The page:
Have you ever wondered why some places make you feel better than others? As an architect, I have long been interested in why certain environments, i.e. buildings or houses, have that effect. I have always felt that there must be an objective way to understand the “why,” over a simple, subjective “I feel good.” If we could just tap into that knowledge, we could realize the full impact of design on wellness.
Years ago, I began to research what happens to us physically, mentally and spiritually in different environments as relates to light, volume, materials, texture. It was exciting to find new studies in cognitive neuroscience and environmental psychology that began to explain what is happening on a cognitive level and how it affects our well-being. With a deeper knowledge of how our bodies react to the environment around us, we can leverage the power of intentional design for impactful results on our wellness.
Cognitive neuroscience is a cross-disciplinary field that combines biological sciences with behavioral science, and studies the neural connections within the human brain in order to determine how the brain achieves the functions it performs. This is important because it shows that we can track why we feel certain ways in certain environments, and, with that data, we can increase the chances of more effective design.
Environmental psychology studies the interplay between individuals and their physical settings. This includes urban design, sustainability, natural environments as well as room proportions, connection to nature and natural light to furniture layout. Even at the smallest scale, science can show us why, when furniture is laid out in a room with high ceilings and our back is to the entryway, our cortisol levels are raised and we may feel isolated, nervous and stressed. While tracking the results is the ultimate goal, knowing why it is happening will lead to better results.
Wellness is an active process that involves constantly analyzing our path to see if it aligns with questions such as: Who I am? Where am I going? Am I making choices to align with those goals? In order to do that, we need to be free of stress, present and clear-minded. As we begin to focus more on the scale of a home, there are newer branches of science that are starting to gain traction. These are based on the research of cognitive neuroscience, and are focused on both the scale of a home and us as individuals.
The first, neuroaesthetics, focuses on how we perceive beauty through art, music and architecture. A goal is to see if there are universal things that we can call beautiful and, if so, whether some are more beautiful than others. One of the values of beauty is that when we see something beautiful, our bodies send messages between our nerve cells through the neurotransmitter dopamine, the “feel-good” chemical of the brain.
The second is called neuroarchitecture, which attempts to understand how architecture directly affects how we process information and our behavior. The basic premise is that we are different people in different environments: In rooms with long views out to nature we are optimistic and creative, while in rooms with no natural light we may feel agitated. At the scale of a home, this is powerful because when we can track and understand the neural connections that we have and how we behave in different environments, we can then design to scientifically achieve specific goals, i.e., reduce stress, improve creativity, revive our spirit, etc.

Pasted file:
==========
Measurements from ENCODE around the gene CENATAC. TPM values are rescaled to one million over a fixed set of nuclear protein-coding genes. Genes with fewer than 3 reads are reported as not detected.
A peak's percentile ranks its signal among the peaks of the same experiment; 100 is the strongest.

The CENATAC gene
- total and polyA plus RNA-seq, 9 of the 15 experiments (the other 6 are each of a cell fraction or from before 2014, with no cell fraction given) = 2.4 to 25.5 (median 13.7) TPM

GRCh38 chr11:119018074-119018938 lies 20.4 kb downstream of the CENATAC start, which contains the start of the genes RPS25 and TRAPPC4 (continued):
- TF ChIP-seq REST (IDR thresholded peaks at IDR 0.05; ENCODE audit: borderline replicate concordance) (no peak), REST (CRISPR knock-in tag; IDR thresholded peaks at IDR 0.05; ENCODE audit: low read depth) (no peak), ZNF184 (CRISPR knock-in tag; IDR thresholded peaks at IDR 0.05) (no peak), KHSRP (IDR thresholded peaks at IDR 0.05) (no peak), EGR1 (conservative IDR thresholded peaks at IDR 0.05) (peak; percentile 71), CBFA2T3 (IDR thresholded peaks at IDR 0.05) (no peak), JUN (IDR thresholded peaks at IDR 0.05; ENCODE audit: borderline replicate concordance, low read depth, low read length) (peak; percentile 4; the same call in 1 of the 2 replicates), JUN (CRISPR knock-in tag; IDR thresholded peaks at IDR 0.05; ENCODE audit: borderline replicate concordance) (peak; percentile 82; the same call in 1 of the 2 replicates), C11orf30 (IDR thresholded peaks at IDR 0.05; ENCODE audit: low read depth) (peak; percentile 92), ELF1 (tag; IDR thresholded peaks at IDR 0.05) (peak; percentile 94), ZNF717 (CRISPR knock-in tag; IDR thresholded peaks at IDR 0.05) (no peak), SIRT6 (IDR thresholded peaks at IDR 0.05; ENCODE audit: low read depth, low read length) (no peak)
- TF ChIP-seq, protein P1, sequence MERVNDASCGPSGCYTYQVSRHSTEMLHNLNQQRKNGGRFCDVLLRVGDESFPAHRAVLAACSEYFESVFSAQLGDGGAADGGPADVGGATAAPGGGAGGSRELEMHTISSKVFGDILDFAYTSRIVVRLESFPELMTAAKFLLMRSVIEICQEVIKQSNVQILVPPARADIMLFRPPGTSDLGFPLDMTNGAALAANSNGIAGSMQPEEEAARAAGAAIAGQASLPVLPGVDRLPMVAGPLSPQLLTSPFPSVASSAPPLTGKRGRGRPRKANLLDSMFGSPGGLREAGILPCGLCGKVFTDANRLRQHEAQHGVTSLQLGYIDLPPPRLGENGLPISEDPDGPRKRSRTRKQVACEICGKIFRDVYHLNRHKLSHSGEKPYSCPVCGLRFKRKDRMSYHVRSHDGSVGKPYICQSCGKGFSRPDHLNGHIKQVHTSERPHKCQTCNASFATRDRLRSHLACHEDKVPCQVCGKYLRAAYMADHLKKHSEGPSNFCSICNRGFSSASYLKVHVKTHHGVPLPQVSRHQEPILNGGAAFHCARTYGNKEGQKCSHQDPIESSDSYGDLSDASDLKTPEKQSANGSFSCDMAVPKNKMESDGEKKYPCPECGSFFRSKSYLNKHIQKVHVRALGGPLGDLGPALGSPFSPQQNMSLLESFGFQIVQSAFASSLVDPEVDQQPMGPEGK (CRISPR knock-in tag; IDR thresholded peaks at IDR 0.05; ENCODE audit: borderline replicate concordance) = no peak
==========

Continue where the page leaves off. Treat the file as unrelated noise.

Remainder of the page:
The home environment
We know that we are different people in different places, but the tricky part about design is that people have different place types (for example, we are unique in how we respond to a particular environment). While science is now showing us how our brain is functioning in different environments, those functions are not wholly universal for all people.
Some people find solace in large open rooms with floor-to-ceiling windows, while others are revived in small intimate spaces with the warm light of a fireplace. For some, it is gathering with a large group of people, while for others, it is sharing a glass of wine with a friend or reading a book. The goal of great design is to understand the people who are going to be living in the home, who they are, what their aspirations are and use science to create environments that can help fulfill those goals.
Designing your lifestyle
If you are thinking of renovating an existing home, moving to another home or designing a new home, start by understanding your place type and that of anyone else living with you. The goal is to design your lifestyle room by room.
Rooms for gathering should be different than rooms for contemplation or sleeping. You can begin with a list of questions: What do I like to do that fills me with joy? How do I refresh myself at the end of the day? How often do I entertain? Would I like to entertain more? Do I like being outdoors? What are the assets of the property? What direction is the sun coming from?
From questions like these, you can begin to write the narrative of how you want to live. This may vary from the way you are living now, or even what the common perception of modern living is. Much emphasis has been placed on the open floor plan concept over the past 20 years of residential design. People often think that this is a modern way of living. In reality, it may or may not be the best environment for your unique place type.
Modern living is about designing our homes to match our own individual makeup. A home should encourage us to be who we are, it should remind us of who we are and should inspire us to be who we want to be.